Many graduates cite the Co-op’s altruistic drive as their motivation for joining its ranks; others are more candid, indicating the ‘great starting salary, impressive benefits and huge opportunities for progression and personal development’. But whatever the catalyst for your application, you will need at least a C in GCSE Maths and English, as well as a minimum 2:2 to make it on to one of the Co-operative’s graduate schemes.
In addition to 2,000 apprenticeships, the Group offers four graduate leadership programmes: Business Management, HR, Retail Ops and Finance. The accredited CIMA Finance programme is the longest of the lot at three years, and covers everything from ‘auditing, tax and financial control, to strategic plans and corporate reports’. The other three programmes last two years: Business Management covers everything ‘from marketing and buying, to human resources and strategic planning’; the HR scheme will provide you with the knowledge and skills to step into a managerial role; and Retail Ops will give you ‘all the management and store leadership experience you need to manage a store of your own’.
The company ‘hires from a wide range of backgrounds with a wide range of skills’ according to one current projects officer, so graduates ‘from any university or discipline’ are welcome to apply. But while there’s officially no bias, one grad revealed that most graduates ‘come from the University of Manchester and University of Lancaster’, reflecting the fact that the head offices are based in the centre of Manchester.
The recruitment process is ‘rigorous’ with several rounds to go through. The Co-op receives around about ‘3,000 applicants for 20 jobs’, although the number of places is set to increase to 28. Each application begins with an online Situational Judgement Test followed by an application form, which covers work history and includes competency based questions. Make sure you provide plenty of examples to support your argument, because the initial cull is pretty tough: ‘only 5% of applicants’ make it over this hurdle. Online psychometric tests follow, with fairly typical maths and verbal reasoning questions. One responder to our survey asserts that the company’s ‘only looking for you to hit a minimum score’; but whether this is true or not, best aim high just in case! Make it through the online tests and you will be invited to meet with senior managers. This face-to-face interview will run through your ‘career aspirations and background, and a series of competency questions around the business’ behaviours’. Impress in person, and you’ll receive an invite to the final stage – the assessment centre.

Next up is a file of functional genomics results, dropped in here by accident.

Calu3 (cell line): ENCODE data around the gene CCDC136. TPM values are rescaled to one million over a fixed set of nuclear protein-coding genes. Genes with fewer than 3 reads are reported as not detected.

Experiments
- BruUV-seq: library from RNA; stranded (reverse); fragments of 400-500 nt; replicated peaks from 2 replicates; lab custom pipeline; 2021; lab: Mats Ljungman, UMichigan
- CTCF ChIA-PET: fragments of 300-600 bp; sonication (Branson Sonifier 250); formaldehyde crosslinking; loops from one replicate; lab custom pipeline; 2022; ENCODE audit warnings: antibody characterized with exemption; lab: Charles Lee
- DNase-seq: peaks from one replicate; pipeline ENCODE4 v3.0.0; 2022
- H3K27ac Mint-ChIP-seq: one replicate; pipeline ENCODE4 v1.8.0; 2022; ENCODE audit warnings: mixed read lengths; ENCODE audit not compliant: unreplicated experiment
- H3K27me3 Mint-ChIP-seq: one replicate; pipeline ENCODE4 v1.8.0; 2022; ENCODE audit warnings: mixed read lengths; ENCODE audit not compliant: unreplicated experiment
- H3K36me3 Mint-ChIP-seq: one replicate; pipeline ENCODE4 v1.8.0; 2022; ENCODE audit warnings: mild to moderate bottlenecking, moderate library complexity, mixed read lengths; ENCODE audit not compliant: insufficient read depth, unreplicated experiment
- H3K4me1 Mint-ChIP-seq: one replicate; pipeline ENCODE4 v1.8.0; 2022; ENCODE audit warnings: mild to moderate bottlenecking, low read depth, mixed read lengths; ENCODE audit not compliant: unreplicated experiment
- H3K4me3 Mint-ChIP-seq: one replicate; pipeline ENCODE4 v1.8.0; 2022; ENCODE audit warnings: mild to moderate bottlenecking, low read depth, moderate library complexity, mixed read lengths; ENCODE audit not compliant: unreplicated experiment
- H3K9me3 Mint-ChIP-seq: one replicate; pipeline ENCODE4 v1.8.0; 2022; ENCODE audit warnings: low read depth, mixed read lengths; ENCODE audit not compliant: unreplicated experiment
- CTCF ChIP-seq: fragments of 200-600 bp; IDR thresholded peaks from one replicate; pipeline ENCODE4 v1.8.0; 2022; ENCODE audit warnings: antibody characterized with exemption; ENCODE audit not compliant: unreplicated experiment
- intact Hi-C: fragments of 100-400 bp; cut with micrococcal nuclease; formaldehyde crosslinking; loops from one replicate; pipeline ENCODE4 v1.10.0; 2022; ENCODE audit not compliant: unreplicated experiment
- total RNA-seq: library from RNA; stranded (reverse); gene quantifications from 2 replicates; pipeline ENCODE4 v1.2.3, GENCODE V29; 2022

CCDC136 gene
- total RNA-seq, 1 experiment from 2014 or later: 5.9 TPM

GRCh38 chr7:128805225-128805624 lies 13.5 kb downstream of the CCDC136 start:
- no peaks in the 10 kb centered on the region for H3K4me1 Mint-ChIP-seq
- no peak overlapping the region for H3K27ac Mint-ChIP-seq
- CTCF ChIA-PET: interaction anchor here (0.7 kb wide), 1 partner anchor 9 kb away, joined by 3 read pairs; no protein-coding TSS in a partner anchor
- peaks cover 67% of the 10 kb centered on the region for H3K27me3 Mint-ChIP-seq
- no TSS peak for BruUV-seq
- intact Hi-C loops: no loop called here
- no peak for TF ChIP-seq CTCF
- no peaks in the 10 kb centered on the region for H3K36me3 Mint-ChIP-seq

The assessment centre comprises another interview, some more tests, a group debate and an individual presentation. The interview will again be held by two managers, although not the same two as before. The format will be the same however, with the focus on competencies and career aspirations. The centre’s tests will cover similar ground to the online set, with the only addition being the added pressure of the environment. For the debate, hopefuls are divided into groups of four or five, with each set charged with agreeing on the best outcome from the individual case studies. After the group exercise, candidates go solo for their presentation. Given approximately 20 pages of information, including financials, each candidate has an hour and a half to put a presentation together, before delivering their findings and recommendations to senior managers. While all these stages may seem intimidating, don’t worry too much as one current graduate says encouragingly, ‘although this sounds like a tough process, it is all done in a friendly way which makes you feel very relaxed’.
Co-op Graduate Recruitment Info
Graduate Recruitment Team
Tel: 0161 827 6166
No. of employees: 110,000
No. of UK employees: 110,000
Annual graduate intake: 28
No. of applications per year: Approx. 7,000
Graduate starting salary: £23,000
Graduate starting salary: £24,000
The graduate programme has a thorough recruitment process made up of an online application, situational judgement tests, interview and an assessment centre day. My advice to candidates would be to prepare thoroughly and this starts with the application form. Use the information on our website and come meet representatives at careers fairs or graduate events.Graduate, ManchesterHelpful?
Commitment to diversity is great, with networks for LGBT colleagues and women.HR, Graduate, ManchesterHelpful?
The graduates run and manage a charity and fund raise for this throughout the year and run events such as wine tasting, bucket shaking and a football tournament. Also there are opportunities to get involved in other community work such as mentoring, etc.HR, Graduate, ManchesterHelpful?
We have management development weeks every 4 months, giving graduates training in different areas of business.Graduate, ManchesterHelpful?